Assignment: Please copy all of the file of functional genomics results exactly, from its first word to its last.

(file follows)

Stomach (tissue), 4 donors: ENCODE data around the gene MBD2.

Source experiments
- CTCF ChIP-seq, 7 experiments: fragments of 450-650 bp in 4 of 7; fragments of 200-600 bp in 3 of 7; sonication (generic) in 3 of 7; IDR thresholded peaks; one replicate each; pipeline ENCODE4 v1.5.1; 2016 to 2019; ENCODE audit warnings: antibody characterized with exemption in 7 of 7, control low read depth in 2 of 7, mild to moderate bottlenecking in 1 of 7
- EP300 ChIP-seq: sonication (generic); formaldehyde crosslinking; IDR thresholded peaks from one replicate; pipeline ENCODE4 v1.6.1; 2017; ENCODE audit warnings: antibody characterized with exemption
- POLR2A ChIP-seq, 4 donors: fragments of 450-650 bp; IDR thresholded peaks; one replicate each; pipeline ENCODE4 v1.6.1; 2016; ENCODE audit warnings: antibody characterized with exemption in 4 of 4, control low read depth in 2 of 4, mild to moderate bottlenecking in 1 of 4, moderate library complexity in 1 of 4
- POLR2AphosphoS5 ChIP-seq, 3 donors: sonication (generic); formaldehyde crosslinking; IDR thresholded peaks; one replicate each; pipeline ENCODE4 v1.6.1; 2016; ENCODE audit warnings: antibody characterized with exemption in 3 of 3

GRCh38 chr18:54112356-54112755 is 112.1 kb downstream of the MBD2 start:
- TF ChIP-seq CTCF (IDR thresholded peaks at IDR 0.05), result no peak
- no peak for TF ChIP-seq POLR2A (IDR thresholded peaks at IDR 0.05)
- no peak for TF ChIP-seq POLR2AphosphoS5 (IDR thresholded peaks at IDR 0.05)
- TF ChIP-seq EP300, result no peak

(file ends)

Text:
Stomach (tissue), 4 donors: ENCODE data around the gene MBD2.

Source experiments
- CTCF ChIP-seq, 7 experiments: fragments of 450-650 bp in 4 of 7; fragments of 200-600 bp in 3 of 7; sonication (generic) in 3 of 7; IDR thresholded peaks; one replicate each; pipeline ENCODE4 v1.5.1; 2016 to 2019; ENCODE audit warnings: antibody characterized with exemption in 7 of 7, control low read depth in 2 of 7, mild to moderate bottlenecking in 1 of 7
- EP300 ChIP-seq: sonication (generic); formaldehyde crosslinking; IDR thresholded peaks from one replicate; pipeline ENCODE4 v1.6.1; 2017; ENCODE audit warnings: antibody characterized with exemption
- POLR2A ChIP-seq, 4 donors: fragments of 450-650 bp; IDR thresholded peaks; one replicate each; pipeline ENCODE4 v1.6.1; 2016; ENCODE audit warnings: antibody characterized with exemption in 4 of 4, control low read depth in 2 of 4, mild to moderate bottlenecking in 1 of 4, moderate library complexity in 1 of 4
- POLR2AphosphoS5 ChIP-seq, 3 donors: sonication (generic); formaldehyde crosslinking; IDR thresholded peaks; one replicate each; pipeline ENCODE4 v1.6.1; 2016; ENCODE audit warnings: antibody characterized with exemption in 3 of 3

GRCh38 chr18:54112356-54112755 is 112.1 kb downstream of the MBD2 start:
- TF ChIP-seq CTCF (IDR thresholded peaks at IDR 0.05), result no peak
- no peak for TF ChIP-seq POLR2A (IDR thresholded peaks at IDR 0.05)
- no peak for TF ChIP-seq POLR2AphosphoS5 (IDR thresholded peaks at IDR 0.05)
- TF ChIP-seq EP300, result no peak